Since the non-working leg is grounded, there is less concern over balance. This allows lifters to better maintain an upright torso position during the initial pull, which in turn can promote a bit more glute activity compared to more hip-hinged single leg variations. The reduced freedom of movement also discourages using momentum.

Woman doing trap bar deadlift in the gym ripl fitness

Target Hamstrings Like Never Before

As a trainer, I'm always seeking out the most heroic exercises to annihilate my clients' hamstrings.

Well folks, I have found the Holy Grail - the trap bar split stance deadlift. This baby takes the trap bar RDL and cranks it up to 11 by allowing you to use 70-80% of your max trap bar deadlift, per research from the National Strength and Conditioning Association (https://www.nsca.com).

By having one leg firmly planted (thing separating it from a traditional RDL), you can use far heavier loads than normal. We're talking loads reserved for aggressive powerlifters! This equates to gains for days in the hammies and glutes.

I'm telling you - DOMS like never before. Just ask Johnny who needed a wheelchair after our last "hamstring day" :)

Enhance Balance Beyond Your Wildest Dreams

Sure, improving balance may not be as glamorous for some gym-goers. But here's the tea sis - balanced, stable ankles and hips prevent injury.

And no one wants to be sidelined by a rolled ankle like poor Johnny last month when he tried running sprints for the first time (#prayforjohnny 🙏).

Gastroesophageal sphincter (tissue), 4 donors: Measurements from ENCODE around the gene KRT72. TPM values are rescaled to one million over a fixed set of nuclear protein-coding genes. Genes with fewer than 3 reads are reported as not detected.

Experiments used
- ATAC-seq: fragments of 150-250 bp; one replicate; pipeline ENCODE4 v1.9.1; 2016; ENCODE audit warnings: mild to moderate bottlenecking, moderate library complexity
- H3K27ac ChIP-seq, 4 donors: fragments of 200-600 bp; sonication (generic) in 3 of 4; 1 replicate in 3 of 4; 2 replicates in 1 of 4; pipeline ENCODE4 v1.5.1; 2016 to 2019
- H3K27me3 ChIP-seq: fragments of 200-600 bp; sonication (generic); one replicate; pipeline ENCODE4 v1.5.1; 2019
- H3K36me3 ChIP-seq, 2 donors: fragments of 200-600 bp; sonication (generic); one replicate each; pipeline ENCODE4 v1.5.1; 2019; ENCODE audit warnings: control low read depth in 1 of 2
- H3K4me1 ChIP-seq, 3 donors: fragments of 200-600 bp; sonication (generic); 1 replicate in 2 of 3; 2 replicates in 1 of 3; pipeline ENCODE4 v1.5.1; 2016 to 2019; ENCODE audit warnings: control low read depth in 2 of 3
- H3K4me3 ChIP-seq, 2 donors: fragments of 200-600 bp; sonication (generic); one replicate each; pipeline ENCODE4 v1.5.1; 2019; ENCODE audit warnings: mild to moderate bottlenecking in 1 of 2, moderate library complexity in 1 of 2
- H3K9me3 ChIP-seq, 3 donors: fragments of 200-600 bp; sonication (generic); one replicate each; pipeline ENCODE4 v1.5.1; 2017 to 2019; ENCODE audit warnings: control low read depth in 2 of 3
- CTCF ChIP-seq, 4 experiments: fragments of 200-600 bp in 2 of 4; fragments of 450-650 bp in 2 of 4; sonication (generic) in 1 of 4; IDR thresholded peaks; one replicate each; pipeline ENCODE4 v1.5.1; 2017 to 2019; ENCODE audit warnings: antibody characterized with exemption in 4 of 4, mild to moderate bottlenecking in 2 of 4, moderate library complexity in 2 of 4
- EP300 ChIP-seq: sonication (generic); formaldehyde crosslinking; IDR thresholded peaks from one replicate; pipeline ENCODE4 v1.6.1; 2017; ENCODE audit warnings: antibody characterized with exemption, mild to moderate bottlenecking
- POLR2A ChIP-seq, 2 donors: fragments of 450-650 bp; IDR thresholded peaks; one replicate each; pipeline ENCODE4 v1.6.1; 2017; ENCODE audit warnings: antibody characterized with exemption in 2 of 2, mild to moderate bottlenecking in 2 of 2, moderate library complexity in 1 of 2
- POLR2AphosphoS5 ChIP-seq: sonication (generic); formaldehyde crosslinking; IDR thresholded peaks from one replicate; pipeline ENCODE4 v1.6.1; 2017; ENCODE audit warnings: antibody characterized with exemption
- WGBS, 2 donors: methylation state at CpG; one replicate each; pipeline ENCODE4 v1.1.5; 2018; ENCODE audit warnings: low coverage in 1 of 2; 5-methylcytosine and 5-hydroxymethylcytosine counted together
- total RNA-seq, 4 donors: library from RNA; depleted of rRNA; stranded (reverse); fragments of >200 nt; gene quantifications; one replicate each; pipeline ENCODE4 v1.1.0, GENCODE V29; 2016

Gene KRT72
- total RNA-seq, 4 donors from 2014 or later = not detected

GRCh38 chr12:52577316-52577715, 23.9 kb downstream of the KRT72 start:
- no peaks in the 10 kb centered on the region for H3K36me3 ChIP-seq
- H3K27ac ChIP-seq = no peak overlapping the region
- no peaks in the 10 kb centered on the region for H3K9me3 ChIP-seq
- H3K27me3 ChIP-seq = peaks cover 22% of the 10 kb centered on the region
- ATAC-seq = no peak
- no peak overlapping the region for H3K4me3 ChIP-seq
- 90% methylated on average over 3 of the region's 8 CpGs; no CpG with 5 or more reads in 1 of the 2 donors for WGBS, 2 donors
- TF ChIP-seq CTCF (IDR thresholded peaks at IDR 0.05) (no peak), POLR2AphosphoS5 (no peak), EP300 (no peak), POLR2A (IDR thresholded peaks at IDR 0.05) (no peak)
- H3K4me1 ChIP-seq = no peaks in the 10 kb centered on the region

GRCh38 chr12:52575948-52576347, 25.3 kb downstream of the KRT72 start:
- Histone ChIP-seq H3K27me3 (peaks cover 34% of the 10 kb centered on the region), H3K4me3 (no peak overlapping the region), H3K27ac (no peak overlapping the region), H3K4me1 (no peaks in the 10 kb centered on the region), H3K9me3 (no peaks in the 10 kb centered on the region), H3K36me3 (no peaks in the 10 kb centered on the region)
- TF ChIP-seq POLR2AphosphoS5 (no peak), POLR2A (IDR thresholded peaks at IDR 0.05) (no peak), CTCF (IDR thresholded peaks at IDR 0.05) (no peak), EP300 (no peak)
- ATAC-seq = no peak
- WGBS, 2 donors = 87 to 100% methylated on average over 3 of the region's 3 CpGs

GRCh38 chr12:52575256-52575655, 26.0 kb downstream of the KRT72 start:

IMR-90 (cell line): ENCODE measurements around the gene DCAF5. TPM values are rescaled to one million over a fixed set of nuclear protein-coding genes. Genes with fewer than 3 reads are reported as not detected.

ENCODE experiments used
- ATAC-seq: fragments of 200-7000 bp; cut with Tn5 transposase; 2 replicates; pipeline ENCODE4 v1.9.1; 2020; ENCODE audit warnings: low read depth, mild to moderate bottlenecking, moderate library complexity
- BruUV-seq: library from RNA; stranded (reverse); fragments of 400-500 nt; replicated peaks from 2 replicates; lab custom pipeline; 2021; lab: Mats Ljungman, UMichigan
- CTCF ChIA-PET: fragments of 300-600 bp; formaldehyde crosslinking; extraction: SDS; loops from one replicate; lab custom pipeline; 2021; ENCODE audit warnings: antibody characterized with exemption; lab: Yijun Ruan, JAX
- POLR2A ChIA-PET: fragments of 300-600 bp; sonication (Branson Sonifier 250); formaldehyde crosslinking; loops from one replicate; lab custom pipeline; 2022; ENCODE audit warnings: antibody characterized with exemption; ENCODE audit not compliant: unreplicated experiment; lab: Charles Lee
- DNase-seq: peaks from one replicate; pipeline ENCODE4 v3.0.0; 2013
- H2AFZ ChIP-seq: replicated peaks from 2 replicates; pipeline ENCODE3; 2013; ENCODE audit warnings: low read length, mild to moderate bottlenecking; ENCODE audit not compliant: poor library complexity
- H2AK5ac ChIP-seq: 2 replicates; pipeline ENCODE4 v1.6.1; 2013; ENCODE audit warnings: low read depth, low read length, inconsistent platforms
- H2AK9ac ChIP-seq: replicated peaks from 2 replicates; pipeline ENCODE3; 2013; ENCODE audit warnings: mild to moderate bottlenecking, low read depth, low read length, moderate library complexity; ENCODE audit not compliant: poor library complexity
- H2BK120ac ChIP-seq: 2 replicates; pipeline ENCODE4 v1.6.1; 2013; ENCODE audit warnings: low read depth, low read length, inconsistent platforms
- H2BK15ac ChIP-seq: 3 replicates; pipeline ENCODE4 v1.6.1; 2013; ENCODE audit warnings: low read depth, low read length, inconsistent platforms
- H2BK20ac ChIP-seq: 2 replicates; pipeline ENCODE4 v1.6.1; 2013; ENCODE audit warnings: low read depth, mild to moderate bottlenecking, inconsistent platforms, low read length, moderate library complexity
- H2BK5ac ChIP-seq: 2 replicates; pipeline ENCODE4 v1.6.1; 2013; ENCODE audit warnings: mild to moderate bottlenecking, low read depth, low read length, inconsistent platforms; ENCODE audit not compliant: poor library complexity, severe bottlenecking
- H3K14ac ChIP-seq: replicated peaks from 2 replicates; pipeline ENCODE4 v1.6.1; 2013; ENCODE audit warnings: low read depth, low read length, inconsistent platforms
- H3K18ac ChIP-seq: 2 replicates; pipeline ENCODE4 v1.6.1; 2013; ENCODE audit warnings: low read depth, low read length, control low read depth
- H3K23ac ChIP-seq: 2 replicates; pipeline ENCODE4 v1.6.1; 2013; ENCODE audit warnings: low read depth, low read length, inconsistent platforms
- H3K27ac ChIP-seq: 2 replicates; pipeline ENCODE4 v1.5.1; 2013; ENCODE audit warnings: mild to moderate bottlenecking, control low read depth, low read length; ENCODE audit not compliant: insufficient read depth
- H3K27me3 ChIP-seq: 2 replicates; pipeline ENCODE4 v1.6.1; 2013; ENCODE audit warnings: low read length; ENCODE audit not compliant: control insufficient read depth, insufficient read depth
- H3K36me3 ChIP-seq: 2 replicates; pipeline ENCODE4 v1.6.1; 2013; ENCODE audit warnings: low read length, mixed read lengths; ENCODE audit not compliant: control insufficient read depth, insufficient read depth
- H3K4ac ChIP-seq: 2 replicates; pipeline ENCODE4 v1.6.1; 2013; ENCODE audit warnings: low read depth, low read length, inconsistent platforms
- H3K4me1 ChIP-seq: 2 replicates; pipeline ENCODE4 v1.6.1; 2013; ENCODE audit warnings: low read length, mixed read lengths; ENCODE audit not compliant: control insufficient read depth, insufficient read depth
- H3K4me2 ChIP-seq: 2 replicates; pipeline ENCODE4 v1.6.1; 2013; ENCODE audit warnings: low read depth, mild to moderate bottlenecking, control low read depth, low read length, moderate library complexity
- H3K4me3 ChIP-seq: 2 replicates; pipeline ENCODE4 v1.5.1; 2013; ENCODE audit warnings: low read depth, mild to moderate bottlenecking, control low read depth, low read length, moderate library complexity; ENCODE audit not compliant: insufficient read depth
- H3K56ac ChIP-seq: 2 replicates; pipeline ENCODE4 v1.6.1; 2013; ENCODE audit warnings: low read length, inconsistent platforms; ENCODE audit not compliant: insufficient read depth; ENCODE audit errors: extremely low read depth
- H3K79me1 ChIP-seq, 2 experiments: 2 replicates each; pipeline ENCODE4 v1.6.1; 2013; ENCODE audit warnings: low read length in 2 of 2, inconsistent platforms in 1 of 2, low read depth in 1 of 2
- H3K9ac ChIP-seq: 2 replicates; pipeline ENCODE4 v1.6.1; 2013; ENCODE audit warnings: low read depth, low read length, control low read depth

The trap bar split stance enhances ankle and hip stability like nothing I've ever seen. By standing on one leg and forcefully moving hundreds of pounds, your body has no choice but to balance and brace properly. Not to mention overcoming unilateral weaknesses that can manifest during squats and deads.

Research confirms it too! According to the Journal of Strength and Conditioning Research (https://journals.lww.com/nsca-jscr), unilateral training boosts core stability and reduces injury risk. Guess Johnny won't be rolling any more ankles! 😉

deadlift with trap bar ripl fitness


The trap bar split stance deadlift checks all the boxes - builds scary hamstring strength, enhances mobility and balance, teaches proper bracing, blasts the glutes and back while unveiling unilateral deficiencies.

Really it's the perfect exercise. Take it from me and poor ol' Johnny! Now let's get to work and catch these gains! 💪